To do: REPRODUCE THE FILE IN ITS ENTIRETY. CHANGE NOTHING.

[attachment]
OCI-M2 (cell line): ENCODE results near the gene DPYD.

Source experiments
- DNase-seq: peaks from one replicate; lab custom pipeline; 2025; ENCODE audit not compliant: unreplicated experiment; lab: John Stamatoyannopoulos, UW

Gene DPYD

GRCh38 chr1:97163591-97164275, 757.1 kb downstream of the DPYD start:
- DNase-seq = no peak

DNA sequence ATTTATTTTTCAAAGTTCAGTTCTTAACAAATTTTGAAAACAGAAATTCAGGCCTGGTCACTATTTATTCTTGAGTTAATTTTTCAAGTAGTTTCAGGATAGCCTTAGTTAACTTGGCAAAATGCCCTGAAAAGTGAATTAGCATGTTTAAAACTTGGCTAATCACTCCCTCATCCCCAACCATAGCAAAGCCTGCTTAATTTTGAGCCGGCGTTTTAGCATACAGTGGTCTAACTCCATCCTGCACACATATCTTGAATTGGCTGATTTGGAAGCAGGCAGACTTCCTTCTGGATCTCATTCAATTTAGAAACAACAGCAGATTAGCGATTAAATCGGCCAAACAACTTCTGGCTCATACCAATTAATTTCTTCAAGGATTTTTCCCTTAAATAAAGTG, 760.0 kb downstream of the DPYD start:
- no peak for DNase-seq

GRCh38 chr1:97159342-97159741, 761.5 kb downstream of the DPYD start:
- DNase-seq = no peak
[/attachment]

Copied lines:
OCI-M2 (cell line): ENCODE results near the gene DPYD.

Source experiments
- DNase-seq: peaks from one replicate; lab custom pipeline; 2025; ENCODE audit not compliant: unreplicated experiment; lab: John Stamatoyannopoulos, UW

Gene DPYD

GRCh38 chr1:97163591-97164275, 757.1 kb downstream of the DPYD start:
- DNase-seq = no peak

DNA sequence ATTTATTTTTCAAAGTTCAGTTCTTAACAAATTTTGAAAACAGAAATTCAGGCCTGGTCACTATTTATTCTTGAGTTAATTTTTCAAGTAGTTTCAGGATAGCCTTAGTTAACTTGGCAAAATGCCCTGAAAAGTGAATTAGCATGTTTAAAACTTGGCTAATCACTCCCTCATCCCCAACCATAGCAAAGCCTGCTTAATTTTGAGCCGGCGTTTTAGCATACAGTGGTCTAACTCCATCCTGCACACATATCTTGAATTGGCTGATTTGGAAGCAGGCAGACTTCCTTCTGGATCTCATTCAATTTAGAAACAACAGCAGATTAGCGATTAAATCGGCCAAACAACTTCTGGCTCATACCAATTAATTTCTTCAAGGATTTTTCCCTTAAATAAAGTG, 760.0 kb downstream of the DPYD start:
- no peak for DNase-seq

GRCh38 chr1:97159342-97159741, 761.5 kb downstream of the DPYD start:
- DNase-seq = no peak